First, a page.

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Molecular analysis of a large cohort of patients with the hyper immunoglobulin M (IgM) syndrome.

Authors: Lee, WI  Torgerson, TR  Schumacher, MJ  Yel, L  Zhu, Q  Ochs, HD 
Citation: Lee WI, etal., Blood. 2005 Mar 1;105(5):1881-90. Epub 2004 Sep 9.
Pubmed: (View Article at PubMed) PMID:15358621
DOI: Full-text: DOI:10.1182/blood-2003-12-4420

The hyper immunoglobulin M (IgM) syndrome (HIGM), characterized by recurrent infections, low serum IgG and IgA, normal or elevated IgM, and defective class switch recombination and somatic hypermutation, is a heterogenous disorder with at least 5 distinct molecular defects, including mutations of the genes coding for the CD40 ligand (CD40L) and IKK-gamma (NEMO) genes, both X-linked; and mutations of CD40, activation-induced cytidine deaminase (AICDA), and uracil-DNA glycosylase (UNG), associated with autosomal recessive HIGM syndromes. To investigate the molecular basis of HIGM, we determined the prevalence of mutations affecting these 5 genes in a cohort of 140 patients (130 males and 10 females). Those patients without a molecular diagnosis were subsequently evaluated for mutations of the following genes: inducible CO-stimulator molecule (ICOS), ICOS ligand (ICOSL), and if male, Bruton tyrosine kinase (Btk) and SLAM-associated protein (SAP/SH2D1A). We found mutations of CD40L in 98 males; AICDA in 4 patients (3 males, 1 female); UNG in one adult male; and Btk in 3 boys. Of the remaining 25 males, one infant with hypohidrotic ectodermal dysplasia had a mutation of NEMO. None of the remaining 33 patients (24 males/9 females) had mutations affecting CD40, ICOS, ICOSL, or SH2D1, and are best classified as common variable immune deficiency (CVID), although other genes, including some not yet identified, may be responsible.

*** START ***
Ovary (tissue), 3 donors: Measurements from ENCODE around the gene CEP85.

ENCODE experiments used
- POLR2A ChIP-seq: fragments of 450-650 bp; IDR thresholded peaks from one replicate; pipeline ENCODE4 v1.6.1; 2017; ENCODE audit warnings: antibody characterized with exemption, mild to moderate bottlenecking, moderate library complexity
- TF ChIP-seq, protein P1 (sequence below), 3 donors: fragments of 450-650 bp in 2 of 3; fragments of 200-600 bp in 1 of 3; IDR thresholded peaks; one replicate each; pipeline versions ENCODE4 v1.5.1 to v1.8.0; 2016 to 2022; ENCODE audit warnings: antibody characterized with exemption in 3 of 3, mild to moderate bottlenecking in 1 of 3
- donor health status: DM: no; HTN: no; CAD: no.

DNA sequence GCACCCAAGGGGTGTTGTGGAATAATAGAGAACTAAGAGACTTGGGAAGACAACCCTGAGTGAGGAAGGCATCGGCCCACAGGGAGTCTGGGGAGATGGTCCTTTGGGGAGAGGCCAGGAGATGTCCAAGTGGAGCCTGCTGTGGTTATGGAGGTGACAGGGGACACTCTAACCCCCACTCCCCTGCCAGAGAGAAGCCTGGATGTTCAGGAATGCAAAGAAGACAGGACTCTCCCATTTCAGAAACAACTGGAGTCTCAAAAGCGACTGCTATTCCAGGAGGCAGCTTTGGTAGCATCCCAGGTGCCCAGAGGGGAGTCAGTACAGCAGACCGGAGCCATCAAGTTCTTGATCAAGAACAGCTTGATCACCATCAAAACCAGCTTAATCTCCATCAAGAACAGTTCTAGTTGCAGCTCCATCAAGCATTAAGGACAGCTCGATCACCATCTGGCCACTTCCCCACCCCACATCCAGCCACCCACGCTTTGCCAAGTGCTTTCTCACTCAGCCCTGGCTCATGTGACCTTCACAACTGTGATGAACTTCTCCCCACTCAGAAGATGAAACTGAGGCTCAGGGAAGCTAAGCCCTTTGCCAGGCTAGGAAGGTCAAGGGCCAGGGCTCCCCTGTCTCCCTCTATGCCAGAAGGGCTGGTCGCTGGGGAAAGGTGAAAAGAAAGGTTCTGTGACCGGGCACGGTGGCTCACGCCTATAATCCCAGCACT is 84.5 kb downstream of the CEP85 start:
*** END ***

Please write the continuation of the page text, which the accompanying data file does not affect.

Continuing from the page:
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CRRD Object Information
CRRD ID: 8547781
Created: 2014-02-21
Species: All species
Last Modified: 2014-02-21
Status: ACTIVE



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RGD is funded by grant HL64541 from the National Heart, Lung, and Blood Institute on behalf of the NIH.